Five for Friyay: Useful Python and Django Libraries

Every day is a new adventure in a new job. I came into my job at REVSYS with not much production Python experience and my colleagues have been kind enough to share some time-saving and frustration-reducing libraries with me as I've been learning. This Friday, I'm sharing five libraries (technically, four libraries and a repo) that I've learned about in the last three months and fallen pretty much in love with. Enjoy!

1. python-dateutil

I shared python-dateutil with a Slack channel of software engineers whose first programming language is not Python and the response was 🙌 and exclamations of "You mean I didn't need to spend hours fussing with strptime?!?"

This library does a lot of handy things, but the most important thing it does it take a string that contains some sort of date/time data and just poof make it into a DateTime object.

Using strptime to parse a DateTime string from an API, I had to slice the string because there was data I couldn't figure out how to get strptime to account for. Just getting this far took me more than an hour, and it still wasn't perfect:

>> from datetime import datetime
>> date = datetime.strptime('2013-08-28T23:59:00-06:00'[:19], '%Y-%m-%dT%H:%M:%S')
>> date
datetime.datetime(2013, 8, 28, 23, 59)

Using python-dateutil for the same thing:

>> from dateutil.parser import parse
>> date = parse('2013-08-28T23:59:00-06:00')
>> date
datetime.datetime(2013, 8, 28, 23, 59, tzinfo=tzoffset(None, -21600))

I get a much more accurate DateTime object! I wish I'd known about it a month ago, because strptime isn't that fun to use.

2. django-test-plus

I'm pitching a REVSYS product here, but I really like it. django-test-plus makes writing Django REST Framework tests a little bit easier. I turned this:

class MyModelTestCase(TestCase):
   def test_list(self):        
       url = reverse('mymodel-list')

       # Non-logged-in users should not be able to see models
       response = self.client.get(url)
       self.assertEqual(response.status_code, 401)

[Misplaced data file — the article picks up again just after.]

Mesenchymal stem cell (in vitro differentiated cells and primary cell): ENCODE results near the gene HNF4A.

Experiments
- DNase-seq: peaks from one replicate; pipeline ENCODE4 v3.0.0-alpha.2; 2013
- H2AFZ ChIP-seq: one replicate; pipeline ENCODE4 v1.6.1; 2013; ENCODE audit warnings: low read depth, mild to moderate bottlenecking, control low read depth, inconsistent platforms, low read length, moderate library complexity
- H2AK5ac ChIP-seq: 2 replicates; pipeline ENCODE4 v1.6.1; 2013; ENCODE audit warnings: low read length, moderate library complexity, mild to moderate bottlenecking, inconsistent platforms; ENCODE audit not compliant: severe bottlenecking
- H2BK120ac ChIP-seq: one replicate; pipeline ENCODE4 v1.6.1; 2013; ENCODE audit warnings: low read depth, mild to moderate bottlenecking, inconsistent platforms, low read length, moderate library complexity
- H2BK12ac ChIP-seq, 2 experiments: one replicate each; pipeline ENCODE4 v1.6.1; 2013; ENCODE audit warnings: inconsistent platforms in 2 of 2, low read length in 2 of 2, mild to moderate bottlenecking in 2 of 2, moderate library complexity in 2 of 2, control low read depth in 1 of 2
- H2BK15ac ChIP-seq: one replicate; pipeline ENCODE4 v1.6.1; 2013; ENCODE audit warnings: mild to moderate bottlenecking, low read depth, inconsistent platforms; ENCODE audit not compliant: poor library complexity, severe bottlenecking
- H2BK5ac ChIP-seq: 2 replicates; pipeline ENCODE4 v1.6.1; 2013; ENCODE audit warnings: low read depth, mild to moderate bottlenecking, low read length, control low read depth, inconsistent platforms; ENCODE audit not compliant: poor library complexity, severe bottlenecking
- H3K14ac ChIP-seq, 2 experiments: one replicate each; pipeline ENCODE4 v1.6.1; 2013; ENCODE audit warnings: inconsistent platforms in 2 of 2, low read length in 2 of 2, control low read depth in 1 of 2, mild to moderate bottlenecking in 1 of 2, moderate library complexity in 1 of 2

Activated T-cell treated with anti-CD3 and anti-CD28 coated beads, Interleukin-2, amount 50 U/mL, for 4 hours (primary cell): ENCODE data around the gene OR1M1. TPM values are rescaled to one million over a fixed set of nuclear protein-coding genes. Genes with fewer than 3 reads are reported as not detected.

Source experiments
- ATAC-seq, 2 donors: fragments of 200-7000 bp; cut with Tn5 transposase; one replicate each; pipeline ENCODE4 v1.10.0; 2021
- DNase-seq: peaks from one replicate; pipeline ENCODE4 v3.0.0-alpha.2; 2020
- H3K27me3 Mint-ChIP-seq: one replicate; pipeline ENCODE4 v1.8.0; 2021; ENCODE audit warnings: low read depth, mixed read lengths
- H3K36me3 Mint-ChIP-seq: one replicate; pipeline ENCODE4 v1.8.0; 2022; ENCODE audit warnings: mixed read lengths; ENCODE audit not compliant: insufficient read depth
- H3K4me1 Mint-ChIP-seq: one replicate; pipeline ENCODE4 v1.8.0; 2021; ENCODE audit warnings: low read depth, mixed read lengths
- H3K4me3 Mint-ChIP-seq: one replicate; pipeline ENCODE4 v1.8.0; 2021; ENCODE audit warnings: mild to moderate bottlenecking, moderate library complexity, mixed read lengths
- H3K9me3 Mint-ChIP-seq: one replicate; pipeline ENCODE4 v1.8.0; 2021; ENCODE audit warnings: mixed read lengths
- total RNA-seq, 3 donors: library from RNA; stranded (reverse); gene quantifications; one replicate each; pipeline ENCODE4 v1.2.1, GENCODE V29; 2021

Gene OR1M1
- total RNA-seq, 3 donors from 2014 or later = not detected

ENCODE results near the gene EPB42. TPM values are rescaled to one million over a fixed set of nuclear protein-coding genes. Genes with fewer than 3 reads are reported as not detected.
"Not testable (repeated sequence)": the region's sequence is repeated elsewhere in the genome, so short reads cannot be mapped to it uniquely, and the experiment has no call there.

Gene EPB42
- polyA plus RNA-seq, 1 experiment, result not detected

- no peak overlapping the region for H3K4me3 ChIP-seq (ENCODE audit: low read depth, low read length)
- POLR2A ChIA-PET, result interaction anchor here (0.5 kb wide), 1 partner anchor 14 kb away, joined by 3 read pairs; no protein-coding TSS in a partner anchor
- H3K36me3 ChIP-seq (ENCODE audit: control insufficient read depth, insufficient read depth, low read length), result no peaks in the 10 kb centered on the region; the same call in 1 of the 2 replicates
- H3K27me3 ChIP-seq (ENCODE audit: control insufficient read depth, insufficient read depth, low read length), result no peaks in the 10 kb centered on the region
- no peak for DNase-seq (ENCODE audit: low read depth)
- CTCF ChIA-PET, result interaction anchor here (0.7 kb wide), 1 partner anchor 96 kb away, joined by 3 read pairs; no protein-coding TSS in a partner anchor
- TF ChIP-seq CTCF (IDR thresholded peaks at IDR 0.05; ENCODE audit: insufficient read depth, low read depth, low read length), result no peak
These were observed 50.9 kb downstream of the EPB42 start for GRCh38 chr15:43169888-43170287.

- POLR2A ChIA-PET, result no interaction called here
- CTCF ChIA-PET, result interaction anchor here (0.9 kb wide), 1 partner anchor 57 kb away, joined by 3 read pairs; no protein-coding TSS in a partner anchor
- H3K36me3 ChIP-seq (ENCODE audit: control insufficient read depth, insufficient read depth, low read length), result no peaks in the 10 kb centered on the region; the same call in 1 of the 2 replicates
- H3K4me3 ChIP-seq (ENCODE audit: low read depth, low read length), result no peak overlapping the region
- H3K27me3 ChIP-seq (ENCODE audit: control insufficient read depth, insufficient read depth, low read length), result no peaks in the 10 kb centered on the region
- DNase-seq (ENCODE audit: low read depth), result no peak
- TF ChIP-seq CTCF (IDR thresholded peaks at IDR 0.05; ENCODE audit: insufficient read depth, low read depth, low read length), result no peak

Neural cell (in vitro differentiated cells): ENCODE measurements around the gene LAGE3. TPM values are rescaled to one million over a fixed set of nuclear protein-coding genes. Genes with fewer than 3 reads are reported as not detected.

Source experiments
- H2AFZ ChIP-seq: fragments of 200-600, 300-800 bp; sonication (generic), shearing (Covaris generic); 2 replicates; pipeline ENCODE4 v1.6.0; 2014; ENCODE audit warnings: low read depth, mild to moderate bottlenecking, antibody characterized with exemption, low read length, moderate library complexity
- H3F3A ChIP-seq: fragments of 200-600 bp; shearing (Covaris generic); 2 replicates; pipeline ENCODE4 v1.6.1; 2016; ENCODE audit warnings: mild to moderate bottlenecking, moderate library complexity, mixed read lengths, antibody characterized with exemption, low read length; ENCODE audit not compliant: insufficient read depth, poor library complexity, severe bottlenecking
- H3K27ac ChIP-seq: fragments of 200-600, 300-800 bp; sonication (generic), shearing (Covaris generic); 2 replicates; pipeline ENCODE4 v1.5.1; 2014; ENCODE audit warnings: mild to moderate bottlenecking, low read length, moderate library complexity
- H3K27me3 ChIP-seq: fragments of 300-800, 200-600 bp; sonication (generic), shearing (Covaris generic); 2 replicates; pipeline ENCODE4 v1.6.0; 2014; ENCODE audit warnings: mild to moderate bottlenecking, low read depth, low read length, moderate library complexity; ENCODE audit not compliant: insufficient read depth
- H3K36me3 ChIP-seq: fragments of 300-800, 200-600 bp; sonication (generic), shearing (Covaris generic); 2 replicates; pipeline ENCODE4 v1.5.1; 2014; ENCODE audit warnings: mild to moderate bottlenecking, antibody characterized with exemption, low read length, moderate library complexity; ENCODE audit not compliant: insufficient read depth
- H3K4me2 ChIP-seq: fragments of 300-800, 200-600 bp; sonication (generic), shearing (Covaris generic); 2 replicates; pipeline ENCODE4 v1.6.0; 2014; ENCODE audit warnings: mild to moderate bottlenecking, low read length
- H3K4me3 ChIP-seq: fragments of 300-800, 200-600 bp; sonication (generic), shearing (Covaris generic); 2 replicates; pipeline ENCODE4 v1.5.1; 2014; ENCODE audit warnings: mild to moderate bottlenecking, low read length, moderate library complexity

# Superusers can view models
       superuser = SuperUserFactory()
       with self.login(superuser):
           response = self.client.get(url)
           self.assertEqual(response.status_code, 200)

into this:

class MyModelTestCase(TestCase):
   def test_list(self):
       # Non-logged-in users should not be able to see models

       # Superusers can view models
       superuser = SuperUserFactory()
       with self.login(superuser):

The library contains built-in methods for checking the major HTTP status codes using the standard HTTP methods (GET, POST, PUT, DELETE, etc.) and can save you a lot of keystrokes. Frank Wiles's blog post about using django-test-plus is pretty helpful, too.

3. django-rest-swagger

django-rest-swagger puts a prettier UI on your Django REST Framework APIs. The project ships with an example based on the Django REST Framework tutorial so you can see it in action right out of the box. It integrates your docstrings into the UI so your API's documentation is right there in the browser.

Screeshot of django-rest-swagger in the browser

4. django-click

Write management commands for fun and profit with django-click! The documentation for this library is solid and it makes writing management commands really easy. I wind up using it a lot to generate and mess with test data in development. Here's a silly example management command that takes in your name and greets you:

import djclick as click

@click.option('--name', help="Pass in your name", default='')
def command(name):
    print('Hi there', name)

Now I can run python greeting and see "Hi there" in my console. Or, I can run python greeting --name=Lacey and see "Hi there Lacey." Let your imagination run wild with possibilities!

Thanks to Jeff Triplett for letting me know this library existed!

5. styleguide-git-commit-message

I'm cheating. The Git Commit Message StyleGuide isn't a library and it isn't Django. It IS a style guide for writing commit messages that use semantic emoji. I've been integrating this style guide into my own Git workflow and not only do my commits feel more whimsical, I can also tell at a glance what I was doing in my commit history.

Thanks to Jeff Triplett for his advice on this post.